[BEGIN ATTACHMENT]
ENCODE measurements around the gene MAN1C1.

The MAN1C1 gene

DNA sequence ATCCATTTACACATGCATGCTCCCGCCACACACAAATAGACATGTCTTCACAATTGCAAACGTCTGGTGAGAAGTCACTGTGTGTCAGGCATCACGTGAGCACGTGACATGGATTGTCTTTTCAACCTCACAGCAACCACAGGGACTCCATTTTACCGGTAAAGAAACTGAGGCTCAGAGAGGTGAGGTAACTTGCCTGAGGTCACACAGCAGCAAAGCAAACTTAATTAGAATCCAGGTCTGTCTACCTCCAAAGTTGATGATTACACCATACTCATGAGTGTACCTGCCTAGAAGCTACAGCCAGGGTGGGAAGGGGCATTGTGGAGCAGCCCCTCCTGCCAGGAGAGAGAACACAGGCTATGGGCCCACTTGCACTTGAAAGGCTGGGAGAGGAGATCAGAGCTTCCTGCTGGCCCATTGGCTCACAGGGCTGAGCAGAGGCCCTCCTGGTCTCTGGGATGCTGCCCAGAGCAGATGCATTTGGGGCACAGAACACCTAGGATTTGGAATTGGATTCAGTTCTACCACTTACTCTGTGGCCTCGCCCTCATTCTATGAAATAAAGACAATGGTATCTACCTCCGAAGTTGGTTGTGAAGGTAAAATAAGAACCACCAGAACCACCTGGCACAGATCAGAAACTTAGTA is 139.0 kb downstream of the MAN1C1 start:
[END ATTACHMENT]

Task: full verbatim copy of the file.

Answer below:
ENCODE measurements around the gene MAN1C1.

The MAN1C1 gene

DNA sequence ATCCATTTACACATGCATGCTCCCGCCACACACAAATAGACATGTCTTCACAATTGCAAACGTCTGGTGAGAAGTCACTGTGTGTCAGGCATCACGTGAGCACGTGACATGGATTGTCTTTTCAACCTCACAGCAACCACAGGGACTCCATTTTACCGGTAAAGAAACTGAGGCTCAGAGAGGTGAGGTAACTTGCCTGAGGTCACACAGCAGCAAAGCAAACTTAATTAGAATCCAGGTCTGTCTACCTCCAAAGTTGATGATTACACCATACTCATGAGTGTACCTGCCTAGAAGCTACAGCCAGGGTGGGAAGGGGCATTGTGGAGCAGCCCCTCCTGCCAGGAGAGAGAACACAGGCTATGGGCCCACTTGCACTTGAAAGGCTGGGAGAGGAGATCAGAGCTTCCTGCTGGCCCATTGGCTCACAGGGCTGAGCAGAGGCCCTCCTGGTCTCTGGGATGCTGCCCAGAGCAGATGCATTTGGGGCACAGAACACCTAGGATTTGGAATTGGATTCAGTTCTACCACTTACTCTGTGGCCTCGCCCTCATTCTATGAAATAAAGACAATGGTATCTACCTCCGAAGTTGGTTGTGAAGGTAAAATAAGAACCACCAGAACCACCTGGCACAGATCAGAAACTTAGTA is 139.0 kb downstream of the MAN1C1 start: